Global Forum on Food Security and Nutrition (FSN Forum)

Ms. Clare Bishop

FAO Gender Consultant with the Social Policies and Rural Institutions Division
United Kingdom

Feedback from the facilitator of the online discussion

The recent contributions have highlighted various barriers which result in women missing out on opportunities, including:

  • Shortage of time: the huge burden of unpaid care work which takes up a big proportion of the time and energy of women and girls, leaving little for education, paid employment or their own businesses (Bedford from Italy); the seasonal workcare time trade-offs with negative implications not only for women’s opportunities for empowerment but also for the care of young children and their nutritional well-being (Rao from India); and the inability to share the care workload with men in settings where men have migrated to town (Rao from India);
  • Cultural norms held by parents and families: which prevent women and girls attending training and mentoring events to broaden their horizons and develop skills, or to participating in developmentoriented meetings (Chander from India);
  • Absence of legal recognition of women’s equal entitlements to resources as men (Rao from India), especially land tenure security (Holt from America);
  • Chronic poverty: which disproportionally affects households headed by women (Houngbo from Benin).

What I have found particularly exciting in the recent contributions is the recognition of the importance of the household, not only in terms of women’s empowerment but also for transformational change that benefit all household members. McCarthy (from USA) draws attention to the benefits derived from cooperation within the household – through joint decision-making and shared visions – as distinct from women’s empowerment and increased bargaining power in the household. Houngbo (from Benin) talks about the importance of making households more viable and the role of reducing gender inequalities in a fight against chronic poverty, especially those headed by women.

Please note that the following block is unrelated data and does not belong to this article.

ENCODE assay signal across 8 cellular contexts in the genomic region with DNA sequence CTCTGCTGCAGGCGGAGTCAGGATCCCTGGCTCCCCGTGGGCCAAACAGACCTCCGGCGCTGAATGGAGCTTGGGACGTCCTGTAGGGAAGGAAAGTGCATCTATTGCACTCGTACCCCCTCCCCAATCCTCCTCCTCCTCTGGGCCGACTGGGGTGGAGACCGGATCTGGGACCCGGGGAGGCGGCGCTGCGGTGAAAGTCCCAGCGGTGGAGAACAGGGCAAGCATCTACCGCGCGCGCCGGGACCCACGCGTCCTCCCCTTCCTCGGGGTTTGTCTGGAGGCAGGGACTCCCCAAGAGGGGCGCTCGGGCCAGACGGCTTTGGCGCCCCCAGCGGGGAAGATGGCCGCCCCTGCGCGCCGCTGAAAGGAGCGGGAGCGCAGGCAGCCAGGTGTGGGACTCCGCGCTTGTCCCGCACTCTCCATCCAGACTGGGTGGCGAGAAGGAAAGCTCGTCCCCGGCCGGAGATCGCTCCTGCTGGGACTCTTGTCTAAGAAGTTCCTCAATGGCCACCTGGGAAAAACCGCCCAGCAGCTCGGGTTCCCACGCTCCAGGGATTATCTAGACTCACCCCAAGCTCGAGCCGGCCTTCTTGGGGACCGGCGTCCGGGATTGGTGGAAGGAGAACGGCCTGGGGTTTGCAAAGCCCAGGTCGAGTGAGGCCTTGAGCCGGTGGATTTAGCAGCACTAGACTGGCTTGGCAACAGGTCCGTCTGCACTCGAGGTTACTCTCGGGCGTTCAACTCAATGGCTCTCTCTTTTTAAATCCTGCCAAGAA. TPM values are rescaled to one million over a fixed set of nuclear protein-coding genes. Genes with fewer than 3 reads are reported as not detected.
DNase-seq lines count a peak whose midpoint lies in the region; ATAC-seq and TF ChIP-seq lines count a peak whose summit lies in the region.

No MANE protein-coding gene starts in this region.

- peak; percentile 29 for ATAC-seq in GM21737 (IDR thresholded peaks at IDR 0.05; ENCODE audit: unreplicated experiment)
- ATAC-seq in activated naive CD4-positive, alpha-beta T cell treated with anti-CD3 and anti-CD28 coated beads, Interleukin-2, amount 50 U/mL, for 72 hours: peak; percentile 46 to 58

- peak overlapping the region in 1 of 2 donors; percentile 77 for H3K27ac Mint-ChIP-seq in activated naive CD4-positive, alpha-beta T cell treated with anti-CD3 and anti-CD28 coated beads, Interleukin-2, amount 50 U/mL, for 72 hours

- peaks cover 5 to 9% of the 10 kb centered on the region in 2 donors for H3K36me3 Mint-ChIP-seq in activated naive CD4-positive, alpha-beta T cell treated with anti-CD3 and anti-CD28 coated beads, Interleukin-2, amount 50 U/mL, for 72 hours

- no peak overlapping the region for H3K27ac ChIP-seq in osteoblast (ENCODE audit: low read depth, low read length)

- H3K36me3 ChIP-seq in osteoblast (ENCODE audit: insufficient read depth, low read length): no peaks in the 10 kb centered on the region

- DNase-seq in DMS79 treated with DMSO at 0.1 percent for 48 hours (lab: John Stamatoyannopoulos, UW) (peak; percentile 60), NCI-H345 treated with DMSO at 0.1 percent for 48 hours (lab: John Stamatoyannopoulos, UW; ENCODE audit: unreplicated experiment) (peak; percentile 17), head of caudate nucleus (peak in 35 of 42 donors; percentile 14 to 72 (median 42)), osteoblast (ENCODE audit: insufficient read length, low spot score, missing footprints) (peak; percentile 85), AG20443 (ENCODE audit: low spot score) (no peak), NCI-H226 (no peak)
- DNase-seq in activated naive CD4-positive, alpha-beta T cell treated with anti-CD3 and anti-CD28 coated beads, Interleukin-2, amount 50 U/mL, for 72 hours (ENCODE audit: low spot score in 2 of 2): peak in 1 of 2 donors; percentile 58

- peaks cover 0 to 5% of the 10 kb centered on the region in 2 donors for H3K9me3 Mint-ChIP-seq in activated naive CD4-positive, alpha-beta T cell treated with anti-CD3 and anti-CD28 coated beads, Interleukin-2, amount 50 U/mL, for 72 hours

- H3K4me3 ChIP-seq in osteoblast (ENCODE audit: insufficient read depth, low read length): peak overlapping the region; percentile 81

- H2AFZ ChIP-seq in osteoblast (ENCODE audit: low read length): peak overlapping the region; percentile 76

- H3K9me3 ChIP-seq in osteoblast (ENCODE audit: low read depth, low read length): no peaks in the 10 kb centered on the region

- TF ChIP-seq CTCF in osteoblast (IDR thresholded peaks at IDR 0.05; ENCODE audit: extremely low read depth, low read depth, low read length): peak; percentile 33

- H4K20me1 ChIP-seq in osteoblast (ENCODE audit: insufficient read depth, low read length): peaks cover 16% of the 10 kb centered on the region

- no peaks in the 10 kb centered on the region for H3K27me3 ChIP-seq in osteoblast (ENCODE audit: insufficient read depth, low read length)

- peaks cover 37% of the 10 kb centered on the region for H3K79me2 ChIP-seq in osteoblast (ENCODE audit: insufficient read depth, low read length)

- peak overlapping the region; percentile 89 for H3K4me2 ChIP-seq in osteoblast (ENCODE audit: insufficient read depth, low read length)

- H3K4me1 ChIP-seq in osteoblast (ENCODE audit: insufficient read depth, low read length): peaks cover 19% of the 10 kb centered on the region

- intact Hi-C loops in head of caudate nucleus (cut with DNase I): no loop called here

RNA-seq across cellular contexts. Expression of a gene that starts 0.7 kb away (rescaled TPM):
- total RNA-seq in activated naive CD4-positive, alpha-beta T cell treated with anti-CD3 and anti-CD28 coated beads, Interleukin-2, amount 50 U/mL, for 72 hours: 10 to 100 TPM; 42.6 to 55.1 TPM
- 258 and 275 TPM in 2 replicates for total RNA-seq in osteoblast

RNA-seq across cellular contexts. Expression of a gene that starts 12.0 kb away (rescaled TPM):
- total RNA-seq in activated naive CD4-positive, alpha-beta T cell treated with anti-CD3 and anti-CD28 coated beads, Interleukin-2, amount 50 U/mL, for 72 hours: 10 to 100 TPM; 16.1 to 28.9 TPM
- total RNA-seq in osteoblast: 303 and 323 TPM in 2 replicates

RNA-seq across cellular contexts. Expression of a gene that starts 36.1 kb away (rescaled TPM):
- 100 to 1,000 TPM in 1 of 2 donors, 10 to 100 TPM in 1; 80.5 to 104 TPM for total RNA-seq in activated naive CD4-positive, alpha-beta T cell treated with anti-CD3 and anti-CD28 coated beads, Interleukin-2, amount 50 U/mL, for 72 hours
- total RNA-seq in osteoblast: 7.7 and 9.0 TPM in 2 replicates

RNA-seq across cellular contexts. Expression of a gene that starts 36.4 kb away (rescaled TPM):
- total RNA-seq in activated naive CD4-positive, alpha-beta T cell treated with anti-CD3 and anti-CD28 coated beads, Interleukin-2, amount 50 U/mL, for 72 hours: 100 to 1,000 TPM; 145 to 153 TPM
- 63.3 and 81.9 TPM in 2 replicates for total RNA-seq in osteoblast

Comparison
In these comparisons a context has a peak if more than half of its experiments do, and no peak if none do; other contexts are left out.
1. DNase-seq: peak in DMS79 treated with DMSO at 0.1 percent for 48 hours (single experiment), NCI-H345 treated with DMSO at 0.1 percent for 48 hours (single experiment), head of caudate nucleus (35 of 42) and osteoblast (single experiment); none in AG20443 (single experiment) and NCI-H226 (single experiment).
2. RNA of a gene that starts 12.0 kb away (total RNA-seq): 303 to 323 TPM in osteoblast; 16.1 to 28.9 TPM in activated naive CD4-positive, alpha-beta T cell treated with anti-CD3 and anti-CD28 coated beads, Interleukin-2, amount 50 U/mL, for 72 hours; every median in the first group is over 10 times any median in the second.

Ways of supporting change in cultural and social norms at the household level include: family counselling (Chander from India), participatory approaches through household methodologies (Bedford, Italy) and the Gender/Family Action Learning System (Mbuchi from Kenya); breaking away from traditional gender roles by encouraging sons – as well as daughters - to help their mothers at produce festivals (Sahakyan from Armenia); and overcoming mistrust by hiring women trainers and inviting husbands to accompany their wives to training (Sahakyan from Armenia).

It is also recognised that, in some contexts, specific affirmative action is necessary to push forward on the women’s empowerment agenda. Examples include: creating space for women through women-only initiatives in Sudan (Marouf); promoting women’s dairy cooperatives in India (Chander); women’s employment on the metro train in India and positive media coverage of successful women (Peter); visibility for rural women’s produce through festivals in Armenia (Sahakyan); peer-to-peer exchanges among rural women initiated by the Huairou Commission (Holt from USA); child care facilities, especially in communities where men have migrated (Rao from India). Explicit legal recognition of women as farmers with equal entitlements as men (Rao from India), with legal frameworks both granting and protecting these rights (Holt from USA) is also essential.

The use of the Women’s Empowerment in Agriculture Index (WEAI) as a tool for identifying the principal sources of women’s disempowerment was noted (Huang from China).